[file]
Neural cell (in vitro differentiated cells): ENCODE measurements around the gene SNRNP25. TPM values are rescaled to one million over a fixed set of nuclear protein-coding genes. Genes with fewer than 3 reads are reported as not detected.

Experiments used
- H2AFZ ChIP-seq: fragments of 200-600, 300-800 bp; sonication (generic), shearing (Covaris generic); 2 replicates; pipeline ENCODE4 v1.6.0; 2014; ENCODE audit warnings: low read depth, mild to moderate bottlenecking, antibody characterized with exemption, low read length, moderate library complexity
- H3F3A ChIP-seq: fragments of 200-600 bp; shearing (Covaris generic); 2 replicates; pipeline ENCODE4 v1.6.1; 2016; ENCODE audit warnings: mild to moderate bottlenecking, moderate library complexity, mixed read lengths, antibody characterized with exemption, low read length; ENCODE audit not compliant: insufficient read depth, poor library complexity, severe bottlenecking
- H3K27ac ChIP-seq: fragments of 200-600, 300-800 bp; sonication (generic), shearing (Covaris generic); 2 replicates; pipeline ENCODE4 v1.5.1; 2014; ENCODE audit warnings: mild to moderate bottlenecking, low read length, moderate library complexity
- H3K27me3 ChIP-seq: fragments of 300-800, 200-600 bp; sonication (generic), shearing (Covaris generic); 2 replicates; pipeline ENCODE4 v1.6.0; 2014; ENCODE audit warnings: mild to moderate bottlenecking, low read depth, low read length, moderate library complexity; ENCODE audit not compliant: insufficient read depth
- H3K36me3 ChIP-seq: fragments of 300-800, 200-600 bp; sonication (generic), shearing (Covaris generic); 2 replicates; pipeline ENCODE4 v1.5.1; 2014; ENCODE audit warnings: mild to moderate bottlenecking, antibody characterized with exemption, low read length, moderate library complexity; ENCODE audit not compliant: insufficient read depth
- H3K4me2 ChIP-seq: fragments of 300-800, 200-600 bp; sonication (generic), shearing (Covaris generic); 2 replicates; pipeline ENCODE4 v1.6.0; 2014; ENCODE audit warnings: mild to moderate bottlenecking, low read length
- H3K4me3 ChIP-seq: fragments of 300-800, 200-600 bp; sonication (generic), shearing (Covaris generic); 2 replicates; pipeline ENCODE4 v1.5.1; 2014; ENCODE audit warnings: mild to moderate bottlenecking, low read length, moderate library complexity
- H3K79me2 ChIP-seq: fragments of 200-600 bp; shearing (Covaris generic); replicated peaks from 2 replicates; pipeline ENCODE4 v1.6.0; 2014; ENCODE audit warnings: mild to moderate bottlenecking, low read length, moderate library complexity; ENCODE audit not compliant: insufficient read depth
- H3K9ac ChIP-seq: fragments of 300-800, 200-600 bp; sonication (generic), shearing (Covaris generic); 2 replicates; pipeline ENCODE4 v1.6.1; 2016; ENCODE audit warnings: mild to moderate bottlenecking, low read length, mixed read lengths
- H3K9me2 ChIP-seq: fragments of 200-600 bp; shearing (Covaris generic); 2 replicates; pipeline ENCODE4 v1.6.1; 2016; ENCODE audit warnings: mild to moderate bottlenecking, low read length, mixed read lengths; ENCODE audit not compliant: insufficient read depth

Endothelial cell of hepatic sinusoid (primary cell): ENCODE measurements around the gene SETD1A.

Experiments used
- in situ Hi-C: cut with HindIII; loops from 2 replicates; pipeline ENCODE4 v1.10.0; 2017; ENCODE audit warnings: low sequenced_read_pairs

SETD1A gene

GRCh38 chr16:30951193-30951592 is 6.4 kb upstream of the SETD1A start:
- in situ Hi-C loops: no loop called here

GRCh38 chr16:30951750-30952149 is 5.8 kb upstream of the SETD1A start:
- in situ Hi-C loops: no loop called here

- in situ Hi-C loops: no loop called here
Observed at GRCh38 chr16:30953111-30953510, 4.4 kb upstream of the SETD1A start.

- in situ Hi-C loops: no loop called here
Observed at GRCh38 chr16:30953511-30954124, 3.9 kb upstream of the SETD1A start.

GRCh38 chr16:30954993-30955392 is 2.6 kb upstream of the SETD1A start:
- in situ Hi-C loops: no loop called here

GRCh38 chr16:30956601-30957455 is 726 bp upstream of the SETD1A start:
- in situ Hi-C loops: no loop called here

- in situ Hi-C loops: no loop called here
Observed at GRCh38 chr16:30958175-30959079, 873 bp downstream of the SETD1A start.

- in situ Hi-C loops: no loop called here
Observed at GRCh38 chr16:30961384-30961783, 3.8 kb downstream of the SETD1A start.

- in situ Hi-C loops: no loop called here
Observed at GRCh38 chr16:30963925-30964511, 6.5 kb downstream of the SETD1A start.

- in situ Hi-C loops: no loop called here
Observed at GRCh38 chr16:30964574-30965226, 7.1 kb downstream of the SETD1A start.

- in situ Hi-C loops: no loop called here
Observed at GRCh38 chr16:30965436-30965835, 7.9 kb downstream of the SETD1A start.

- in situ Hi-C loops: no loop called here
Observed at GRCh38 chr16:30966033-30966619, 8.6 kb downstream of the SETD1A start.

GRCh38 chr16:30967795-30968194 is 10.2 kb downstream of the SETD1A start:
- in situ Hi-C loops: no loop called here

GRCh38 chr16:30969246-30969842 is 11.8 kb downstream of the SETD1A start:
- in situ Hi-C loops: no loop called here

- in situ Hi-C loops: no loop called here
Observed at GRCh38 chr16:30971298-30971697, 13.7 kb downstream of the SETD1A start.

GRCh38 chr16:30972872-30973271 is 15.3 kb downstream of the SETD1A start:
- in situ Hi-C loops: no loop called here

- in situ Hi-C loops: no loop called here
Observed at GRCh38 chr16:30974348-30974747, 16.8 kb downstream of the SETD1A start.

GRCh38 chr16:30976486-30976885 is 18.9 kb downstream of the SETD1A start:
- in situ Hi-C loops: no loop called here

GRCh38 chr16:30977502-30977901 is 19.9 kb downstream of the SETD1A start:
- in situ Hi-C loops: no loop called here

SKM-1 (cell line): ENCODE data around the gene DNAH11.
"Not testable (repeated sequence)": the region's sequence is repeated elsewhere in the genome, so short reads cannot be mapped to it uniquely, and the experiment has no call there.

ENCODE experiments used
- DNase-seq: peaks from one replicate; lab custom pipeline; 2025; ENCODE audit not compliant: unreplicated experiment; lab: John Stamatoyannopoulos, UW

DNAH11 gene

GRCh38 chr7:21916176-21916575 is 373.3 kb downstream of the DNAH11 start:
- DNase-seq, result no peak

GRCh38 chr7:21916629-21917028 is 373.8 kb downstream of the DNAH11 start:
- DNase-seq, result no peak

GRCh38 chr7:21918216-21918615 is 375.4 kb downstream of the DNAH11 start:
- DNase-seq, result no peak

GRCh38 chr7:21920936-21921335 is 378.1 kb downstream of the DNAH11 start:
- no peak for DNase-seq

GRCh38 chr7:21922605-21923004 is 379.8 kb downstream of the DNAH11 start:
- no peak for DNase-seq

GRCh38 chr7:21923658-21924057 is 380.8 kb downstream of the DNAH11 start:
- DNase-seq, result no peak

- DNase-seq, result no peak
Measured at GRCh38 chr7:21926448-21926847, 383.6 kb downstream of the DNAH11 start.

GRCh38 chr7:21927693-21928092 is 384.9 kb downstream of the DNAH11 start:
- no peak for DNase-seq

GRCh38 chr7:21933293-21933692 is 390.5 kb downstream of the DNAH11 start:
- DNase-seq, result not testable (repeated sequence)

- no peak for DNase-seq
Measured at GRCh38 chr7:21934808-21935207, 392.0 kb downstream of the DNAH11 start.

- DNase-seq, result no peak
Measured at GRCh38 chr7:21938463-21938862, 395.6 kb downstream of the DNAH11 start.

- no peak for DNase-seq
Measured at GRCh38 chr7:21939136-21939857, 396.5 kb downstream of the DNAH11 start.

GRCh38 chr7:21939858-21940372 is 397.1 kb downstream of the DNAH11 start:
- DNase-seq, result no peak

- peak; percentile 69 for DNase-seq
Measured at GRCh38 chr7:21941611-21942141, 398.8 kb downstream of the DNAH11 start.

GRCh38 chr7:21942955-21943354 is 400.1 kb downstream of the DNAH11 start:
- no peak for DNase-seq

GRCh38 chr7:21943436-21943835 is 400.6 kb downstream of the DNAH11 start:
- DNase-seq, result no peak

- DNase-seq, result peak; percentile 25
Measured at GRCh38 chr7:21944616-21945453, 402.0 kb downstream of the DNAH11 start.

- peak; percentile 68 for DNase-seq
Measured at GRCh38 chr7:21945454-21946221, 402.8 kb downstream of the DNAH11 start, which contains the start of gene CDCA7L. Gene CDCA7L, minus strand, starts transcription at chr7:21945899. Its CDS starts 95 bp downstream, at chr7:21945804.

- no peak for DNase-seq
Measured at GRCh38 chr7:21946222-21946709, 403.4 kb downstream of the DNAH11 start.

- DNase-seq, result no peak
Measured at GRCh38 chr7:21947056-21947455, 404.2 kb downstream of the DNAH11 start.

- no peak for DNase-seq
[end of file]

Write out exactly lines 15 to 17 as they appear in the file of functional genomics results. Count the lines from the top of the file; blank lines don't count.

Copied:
- in situ Hi-C: cut with HindIII; loops from 2 replicates; pipeline ENCODE4 v1.10.0; 2017; ENCODE audit warnings: low sequenced_read_pairs

SETD1A gene

GRCh38 chr16:30951193-30951592 is 6.4 kb upstream of the SETD1A start: